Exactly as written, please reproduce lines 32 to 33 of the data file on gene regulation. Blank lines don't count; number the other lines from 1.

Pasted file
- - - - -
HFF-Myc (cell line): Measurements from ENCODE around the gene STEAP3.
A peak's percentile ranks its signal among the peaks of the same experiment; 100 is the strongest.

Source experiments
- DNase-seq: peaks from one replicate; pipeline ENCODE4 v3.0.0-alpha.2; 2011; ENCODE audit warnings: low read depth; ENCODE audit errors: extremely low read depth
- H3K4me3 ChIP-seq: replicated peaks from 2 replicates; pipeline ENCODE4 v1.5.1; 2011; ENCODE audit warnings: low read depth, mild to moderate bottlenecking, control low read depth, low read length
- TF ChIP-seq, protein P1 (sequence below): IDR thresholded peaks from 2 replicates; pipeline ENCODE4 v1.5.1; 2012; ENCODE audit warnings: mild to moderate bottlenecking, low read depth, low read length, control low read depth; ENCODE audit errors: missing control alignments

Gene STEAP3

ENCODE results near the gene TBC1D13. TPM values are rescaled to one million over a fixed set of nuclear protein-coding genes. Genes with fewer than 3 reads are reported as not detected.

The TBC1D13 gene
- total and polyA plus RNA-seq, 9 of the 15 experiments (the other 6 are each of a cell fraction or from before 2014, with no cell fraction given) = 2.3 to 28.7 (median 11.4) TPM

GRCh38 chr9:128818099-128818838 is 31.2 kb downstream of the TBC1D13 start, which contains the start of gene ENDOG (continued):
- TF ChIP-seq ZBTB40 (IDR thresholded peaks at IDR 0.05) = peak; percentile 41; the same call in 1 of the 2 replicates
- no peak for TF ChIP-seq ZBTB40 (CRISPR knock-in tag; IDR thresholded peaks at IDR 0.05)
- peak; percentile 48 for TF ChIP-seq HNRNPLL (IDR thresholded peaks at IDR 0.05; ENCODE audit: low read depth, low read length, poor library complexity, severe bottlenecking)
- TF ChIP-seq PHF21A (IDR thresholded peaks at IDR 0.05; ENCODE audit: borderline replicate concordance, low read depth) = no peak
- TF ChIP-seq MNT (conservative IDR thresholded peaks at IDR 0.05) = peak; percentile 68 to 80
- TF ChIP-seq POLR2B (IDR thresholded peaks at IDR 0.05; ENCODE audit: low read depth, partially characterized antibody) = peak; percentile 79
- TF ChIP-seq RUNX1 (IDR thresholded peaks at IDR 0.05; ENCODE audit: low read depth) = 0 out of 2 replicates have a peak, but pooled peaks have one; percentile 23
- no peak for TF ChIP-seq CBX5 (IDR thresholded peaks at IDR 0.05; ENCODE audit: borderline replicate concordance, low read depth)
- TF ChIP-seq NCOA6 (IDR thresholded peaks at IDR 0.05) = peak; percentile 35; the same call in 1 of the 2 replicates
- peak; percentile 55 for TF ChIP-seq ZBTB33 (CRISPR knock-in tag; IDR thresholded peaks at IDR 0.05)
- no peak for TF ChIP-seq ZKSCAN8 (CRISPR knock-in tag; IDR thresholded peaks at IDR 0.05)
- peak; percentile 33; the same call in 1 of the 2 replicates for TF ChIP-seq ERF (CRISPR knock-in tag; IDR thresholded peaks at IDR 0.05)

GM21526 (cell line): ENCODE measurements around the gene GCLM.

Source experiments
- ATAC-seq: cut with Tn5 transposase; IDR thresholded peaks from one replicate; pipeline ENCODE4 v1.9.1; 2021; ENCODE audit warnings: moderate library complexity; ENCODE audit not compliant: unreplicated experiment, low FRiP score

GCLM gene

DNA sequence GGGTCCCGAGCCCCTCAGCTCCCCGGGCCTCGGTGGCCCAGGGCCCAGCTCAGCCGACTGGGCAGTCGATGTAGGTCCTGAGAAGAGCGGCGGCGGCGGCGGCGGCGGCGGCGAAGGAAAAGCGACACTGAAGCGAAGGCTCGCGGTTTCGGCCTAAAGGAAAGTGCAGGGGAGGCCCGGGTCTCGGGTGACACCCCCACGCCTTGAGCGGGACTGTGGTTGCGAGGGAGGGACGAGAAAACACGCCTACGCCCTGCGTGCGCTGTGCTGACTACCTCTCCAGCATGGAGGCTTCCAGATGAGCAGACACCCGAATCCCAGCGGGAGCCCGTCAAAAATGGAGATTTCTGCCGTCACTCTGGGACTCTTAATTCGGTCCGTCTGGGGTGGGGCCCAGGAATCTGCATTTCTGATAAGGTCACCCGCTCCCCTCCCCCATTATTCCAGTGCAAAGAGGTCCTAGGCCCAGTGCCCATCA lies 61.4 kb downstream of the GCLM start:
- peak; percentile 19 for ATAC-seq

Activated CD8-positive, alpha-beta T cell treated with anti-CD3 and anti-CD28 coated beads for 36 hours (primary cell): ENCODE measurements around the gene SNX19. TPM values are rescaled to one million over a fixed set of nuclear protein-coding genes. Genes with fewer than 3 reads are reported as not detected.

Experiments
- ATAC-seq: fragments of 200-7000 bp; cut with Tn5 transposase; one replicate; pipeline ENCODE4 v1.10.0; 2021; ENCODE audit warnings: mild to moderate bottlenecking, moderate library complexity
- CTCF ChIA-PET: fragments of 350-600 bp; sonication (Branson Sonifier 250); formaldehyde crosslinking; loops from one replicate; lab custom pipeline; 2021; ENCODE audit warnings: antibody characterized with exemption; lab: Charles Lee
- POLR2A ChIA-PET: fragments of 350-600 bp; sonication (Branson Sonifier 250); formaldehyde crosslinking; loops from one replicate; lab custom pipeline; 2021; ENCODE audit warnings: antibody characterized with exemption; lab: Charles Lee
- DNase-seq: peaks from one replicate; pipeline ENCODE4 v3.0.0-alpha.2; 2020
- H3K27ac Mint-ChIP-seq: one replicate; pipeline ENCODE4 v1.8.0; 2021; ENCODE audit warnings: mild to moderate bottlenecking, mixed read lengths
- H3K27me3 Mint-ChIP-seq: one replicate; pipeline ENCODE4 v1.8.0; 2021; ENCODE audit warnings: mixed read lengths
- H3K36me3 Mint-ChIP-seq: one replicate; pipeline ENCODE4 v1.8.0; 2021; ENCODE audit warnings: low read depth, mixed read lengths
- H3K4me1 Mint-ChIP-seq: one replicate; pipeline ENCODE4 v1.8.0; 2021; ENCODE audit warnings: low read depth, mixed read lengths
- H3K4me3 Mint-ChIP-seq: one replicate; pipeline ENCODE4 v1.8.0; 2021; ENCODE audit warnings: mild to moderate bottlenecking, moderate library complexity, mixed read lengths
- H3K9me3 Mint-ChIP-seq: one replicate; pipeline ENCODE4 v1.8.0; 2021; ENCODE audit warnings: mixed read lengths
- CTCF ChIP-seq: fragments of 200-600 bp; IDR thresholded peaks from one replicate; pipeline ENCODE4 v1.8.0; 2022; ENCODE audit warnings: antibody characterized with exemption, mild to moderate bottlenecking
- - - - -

- ATAC-seq: fragments of 200-7000 bp; cut with Tn5 transposase; one replicate; pipeline ENCODE4 v1.10.0; 2021; ENCODE audit warnings: mild to moderate bottlenecking, moderate library complexity
- CTCF ChIA-PET: fragments of 350-600 bp; sonication (Branson Sonifier 250); formaldehyde crosslinking; loops from one replicate; lab custom pipeline; 2021; ENCODE audit warnings: antibody characterized with exemption; lab: Charles Lee